After blowing your nose, coughing, or sneezing
After touching an animal, animal feed, or animal waste
After handling pet food or pet treats
After touching garbage

According to the CDC, “The best way to prevent illness is to avoid being exposed to this virus. The virus is thought to spread mainly from person-to-person. Between people who are in close contact with one another (within about 6 feet). Through respiratory droplets produced when an infected person coughs or sneezes. These droplets can land in the mouths or noses of people who are nearby or possibly be inhaled into the lungs.”

When it comes to coronavirus, CDC recommends,

“Wash your hands often with soap and water for at least 20 seconds especially after you have been in a public place, or after blowing your nose, coughing, or sneezing.
If soap and water are not readily available, use a hand sanitizer that contains at least 60% alcohol. Cover all surfaces of your hands and rub them together until they feel dry.
Avoid touching your eyes, nose, and mouth with unwashed hands.”


3. Semmelweis Was Born in What Is Now Budapest

Ignaz Semmelweis

Wikimedia CommonsIgnaz Semmelweis

Although he worked in Vienna, Austria, Semmelweis wasn’t born there. “Born in Buda (now Budapest), Hungary on July 1st, 1818, Ignaz Semmelweis went on to obtain a doctorate from the University of Vienna and master’s degree in midwifery,” Google explained of his bio.

“When he began his tenure at the Vienna General Hospital in the mid 19th century, a mysterious and poorly understood infection known as “childbed fever” was leading to high mortality rates in new mothers in maternity wards across Europe.”


4. Semmelweis Was Enraged by the Medical Profession’s Failure to Embrace His Findings & He Died in a Mental Institution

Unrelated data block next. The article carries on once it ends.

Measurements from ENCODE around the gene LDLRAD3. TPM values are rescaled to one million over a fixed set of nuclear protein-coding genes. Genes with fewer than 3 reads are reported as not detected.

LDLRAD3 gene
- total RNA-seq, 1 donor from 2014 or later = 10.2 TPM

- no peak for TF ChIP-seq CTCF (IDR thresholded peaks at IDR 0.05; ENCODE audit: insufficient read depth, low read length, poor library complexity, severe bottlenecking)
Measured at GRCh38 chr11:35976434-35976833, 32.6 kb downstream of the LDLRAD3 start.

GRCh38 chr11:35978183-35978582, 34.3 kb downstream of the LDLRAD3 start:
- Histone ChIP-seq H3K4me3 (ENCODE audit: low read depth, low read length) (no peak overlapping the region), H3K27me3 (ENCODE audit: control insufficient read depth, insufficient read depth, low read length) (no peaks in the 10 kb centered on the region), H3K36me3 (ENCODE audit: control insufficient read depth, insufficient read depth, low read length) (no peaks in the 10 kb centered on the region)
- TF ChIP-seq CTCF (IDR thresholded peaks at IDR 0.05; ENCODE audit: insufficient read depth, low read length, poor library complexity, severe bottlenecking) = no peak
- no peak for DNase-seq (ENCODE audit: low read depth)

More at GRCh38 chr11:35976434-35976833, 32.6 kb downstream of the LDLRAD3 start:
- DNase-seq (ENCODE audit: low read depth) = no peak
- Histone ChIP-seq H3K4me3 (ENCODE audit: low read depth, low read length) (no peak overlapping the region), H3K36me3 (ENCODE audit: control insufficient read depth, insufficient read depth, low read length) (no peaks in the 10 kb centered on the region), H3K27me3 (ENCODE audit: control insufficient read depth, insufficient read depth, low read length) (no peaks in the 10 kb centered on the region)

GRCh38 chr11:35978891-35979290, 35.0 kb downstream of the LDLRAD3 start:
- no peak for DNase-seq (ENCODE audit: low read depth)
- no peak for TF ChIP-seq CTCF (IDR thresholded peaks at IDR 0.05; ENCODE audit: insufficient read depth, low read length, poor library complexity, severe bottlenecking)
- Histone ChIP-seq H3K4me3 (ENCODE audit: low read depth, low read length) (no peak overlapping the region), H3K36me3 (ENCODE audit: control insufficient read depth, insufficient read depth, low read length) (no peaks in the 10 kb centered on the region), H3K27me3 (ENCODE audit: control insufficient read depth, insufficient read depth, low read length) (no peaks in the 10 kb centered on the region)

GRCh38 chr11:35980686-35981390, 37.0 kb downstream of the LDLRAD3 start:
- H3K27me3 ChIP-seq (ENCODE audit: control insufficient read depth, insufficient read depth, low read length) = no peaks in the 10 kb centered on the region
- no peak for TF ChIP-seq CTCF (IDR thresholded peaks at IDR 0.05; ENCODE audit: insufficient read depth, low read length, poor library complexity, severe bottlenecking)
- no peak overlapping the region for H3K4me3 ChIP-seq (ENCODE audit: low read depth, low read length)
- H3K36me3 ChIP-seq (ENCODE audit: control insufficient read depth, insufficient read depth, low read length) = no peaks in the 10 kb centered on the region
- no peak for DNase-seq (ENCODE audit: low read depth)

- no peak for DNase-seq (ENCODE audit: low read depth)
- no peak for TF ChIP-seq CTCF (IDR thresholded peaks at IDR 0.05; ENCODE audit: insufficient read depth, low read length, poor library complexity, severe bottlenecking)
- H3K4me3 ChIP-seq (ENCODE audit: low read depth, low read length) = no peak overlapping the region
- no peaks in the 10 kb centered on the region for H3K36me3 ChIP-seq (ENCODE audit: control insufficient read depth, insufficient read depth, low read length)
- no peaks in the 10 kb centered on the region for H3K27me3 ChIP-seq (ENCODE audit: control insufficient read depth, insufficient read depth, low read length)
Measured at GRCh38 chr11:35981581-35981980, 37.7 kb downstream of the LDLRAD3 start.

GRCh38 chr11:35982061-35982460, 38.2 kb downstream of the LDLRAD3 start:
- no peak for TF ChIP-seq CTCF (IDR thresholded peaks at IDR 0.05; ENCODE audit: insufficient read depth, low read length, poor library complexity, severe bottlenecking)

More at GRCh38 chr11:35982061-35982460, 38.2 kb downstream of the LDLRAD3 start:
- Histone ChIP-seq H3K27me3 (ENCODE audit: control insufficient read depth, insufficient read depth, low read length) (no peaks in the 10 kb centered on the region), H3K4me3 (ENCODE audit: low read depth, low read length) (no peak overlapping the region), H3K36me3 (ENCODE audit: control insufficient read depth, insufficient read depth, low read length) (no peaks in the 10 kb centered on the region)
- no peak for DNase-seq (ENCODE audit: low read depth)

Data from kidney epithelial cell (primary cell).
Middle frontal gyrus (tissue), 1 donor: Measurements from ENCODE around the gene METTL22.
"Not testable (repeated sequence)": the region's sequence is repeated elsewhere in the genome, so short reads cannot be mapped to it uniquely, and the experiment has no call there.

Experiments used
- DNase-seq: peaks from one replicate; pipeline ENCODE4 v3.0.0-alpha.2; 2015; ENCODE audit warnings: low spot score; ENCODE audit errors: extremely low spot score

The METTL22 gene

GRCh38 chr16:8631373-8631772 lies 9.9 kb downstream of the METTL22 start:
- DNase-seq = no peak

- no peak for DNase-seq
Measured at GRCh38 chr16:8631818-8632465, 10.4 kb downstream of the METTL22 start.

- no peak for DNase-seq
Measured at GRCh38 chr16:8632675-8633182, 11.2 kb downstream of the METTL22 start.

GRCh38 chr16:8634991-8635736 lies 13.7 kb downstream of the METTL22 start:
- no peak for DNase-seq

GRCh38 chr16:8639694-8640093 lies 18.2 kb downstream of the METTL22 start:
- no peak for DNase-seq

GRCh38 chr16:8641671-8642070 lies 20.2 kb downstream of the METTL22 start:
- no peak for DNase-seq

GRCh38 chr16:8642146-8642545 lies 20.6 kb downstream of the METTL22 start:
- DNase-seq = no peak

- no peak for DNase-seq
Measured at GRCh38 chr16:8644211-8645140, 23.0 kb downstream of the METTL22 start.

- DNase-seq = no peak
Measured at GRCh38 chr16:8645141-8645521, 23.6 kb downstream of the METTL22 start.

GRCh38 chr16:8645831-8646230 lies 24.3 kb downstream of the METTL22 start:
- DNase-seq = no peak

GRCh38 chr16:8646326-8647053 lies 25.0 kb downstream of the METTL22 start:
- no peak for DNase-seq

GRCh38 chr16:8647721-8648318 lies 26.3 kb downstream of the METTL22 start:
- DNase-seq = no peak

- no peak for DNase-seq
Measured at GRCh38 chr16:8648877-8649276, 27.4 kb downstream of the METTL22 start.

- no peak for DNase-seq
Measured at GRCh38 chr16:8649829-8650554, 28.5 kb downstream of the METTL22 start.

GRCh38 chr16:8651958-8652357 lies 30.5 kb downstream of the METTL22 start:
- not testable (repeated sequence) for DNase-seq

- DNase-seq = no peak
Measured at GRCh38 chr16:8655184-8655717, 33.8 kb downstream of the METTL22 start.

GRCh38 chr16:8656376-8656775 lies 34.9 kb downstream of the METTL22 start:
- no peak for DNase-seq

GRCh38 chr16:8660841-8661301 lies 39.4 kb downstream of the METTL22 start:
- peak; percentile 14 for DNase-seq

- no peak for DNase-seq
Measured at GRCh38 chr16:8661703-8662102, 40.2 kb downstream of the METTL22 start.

ignaz semmelweis

Ignaz Semmelweis

Although it’s well-recognized today, Semmelweis’s peers didn’t all recognize his contribution to medicine and keeping people safe.

“Semmelweis was outraged by the indifference of the medical profession and began writing open and increasingly angry letters to prominent European obstetricians, at times denouncing them as irresponsible murderers,” the Semmelweis Society International explains.

“His contemporaries, including his wife, believed he was losing his mind and he was in 1865 committed to an asylum (mental institution). Semmelweis died there only 14 days later, possibly after being severely beaten by guards.” According to Mirror, the struggle occurred when Semmelweis tried to leave the aslyum, which he had been tricked into entering.


5. Louis Pasteur Built on the Findings of Semmelweis

ignaz semmelweis

Ignaz Semmelweis

According to the Semmelweis Society International, acceptance gradually came, but come it did. “Semmelweis’ practice only earned widespread acceptance years after his death, when Louis Pasteur developed the germ theory of disease which offered a theoretical explanation for Semmelweis’ findings. Semmelweis is considered a pioneer of antiseptic procedures,” the society explained.

Indeed, Semmelweis’s observations have become part of the lexicon.

“The Semmelweis reflex or ‘Semmelweis effect’ is a metaphor for the reflex-like tendency to reject new evidence or new knowledge because it contradicts established norms, beliefs or paradigms,” the society wrote.